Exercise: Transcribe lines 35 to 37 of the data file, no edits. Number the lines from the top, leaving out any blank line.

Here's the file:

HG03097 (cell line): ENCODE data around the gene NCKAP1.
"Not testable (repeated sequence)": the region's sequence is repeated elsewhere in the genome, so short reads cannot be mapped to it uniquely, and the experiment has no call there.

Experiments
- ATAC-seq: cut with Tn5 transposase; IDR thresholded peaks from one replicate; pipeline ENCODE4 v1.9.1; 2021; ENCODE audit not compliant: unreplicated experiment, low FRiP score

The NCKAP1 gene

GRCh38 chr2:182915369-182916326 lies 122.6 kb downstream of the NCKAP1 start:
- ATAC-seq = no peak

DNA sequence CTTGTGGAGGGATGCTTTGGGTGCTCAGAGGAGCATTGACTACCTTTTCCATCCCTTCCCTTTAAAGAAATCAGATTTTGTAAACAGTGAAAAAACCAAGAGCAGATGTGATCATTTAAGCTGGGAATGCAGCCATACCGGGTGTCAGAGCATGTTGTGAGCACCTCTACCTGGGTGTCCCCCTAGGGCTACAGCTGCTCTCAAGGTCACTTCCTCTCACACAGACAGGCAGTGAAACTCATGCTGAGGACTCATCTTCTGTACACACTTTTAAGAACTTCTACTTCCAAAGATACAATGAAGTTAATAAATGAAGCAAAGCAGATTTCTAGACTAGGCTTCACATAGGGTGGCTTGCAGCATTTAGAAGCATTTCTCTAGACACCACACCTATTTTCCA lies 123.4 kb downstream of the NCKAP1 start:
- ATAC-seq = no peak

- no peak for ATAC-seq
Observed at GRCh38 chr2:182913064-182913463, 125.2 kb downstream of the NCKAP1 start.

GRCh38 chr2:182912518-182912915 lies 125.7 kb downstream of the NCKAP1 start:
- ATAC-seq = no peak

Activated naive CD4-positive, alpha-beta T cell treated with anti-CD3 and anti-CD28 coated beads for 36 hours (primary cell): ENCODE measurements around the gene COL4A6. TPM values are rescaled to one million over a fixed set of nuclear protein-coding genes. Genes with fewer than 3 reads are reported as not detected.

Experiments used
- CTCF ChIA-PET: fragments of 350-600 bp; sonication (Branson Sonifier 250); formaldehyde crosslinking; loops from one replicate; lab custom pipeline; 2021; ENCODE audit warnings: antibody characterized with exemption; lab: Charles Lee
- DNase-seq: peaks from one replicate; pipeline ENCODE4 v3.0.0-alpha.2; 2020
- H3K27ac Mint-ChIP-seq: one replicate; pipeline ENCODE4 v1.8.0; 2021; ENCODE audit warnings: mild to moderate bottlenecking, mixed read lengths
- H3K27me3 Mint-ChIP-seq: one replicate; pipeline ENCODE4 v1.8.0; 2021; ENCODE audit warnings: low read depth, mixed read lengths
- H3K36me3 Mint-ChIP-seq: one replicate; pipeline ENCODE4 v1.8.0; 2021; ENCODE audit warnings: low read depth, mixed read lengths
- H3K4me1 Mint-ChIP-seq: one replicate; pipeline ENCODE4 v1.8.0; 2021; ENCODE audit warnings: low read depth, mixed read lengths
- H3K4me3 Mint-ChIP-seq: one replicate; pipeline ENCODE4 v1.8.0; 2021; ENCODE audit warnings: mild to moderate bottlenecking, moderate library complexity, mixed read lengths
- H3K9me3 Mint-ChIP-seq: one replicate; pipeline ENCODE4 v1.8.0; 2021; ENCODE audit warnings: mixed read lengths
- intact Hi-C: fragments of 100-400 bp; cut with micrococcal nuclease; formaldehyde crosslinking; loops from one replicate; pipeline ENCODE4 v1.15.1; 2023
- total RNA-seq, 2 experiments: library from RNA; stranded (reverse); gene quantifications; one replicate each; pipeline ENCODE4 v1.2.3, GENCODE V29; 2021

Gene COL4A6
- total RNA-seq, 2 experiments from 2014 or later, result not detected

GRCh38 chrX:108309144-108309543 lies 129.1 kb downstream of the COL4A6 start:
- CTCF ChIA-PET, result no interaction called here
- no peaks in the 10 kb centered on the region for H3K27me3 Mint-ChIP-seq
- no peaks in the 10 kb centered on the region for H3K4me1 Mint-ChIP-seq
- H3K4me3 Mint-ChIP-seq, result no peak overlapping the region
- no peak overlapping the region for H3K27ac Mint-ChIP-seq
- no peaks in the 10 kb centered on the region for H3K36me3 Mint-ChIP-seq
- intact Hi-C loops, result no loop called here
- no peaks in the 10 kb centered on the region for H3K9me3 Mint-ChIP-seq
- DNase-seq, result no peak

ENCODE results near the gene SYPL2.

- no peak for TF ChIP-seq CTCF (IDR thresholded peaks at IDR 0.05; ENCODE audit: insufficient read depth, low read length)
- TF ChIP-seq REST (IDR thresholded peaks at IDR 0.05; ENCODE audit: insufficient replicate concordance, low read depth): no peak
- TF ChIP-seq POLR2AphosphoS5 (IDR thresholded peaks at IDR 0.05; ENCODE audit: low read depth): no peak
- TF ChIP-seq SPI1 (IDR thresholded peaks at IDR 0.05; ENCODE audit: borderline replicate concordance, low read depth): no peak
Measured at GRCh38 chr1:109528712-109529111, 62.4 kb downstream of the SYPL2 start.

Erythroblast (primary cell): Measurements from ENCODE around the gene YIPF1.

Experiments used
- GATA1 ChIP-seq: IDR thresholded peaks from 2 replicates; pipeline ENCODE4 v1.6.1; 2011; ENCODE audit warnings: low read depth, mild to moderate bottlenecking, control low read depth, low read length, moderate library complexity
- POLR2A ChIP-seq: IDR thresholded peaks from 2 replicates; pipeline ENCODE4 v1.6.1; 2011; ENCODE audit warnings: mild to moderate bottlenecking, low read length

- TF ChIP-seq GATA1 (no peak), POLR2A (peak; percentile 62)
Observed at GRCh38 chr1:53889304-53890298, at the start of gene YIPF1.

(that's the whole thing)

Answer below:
- intact Hi-C loops, result no loop called here
- no peaks in the 10 kb centered on the region for H3K9me3 Mint-ChIP-seq
- DNase-seq, result no peak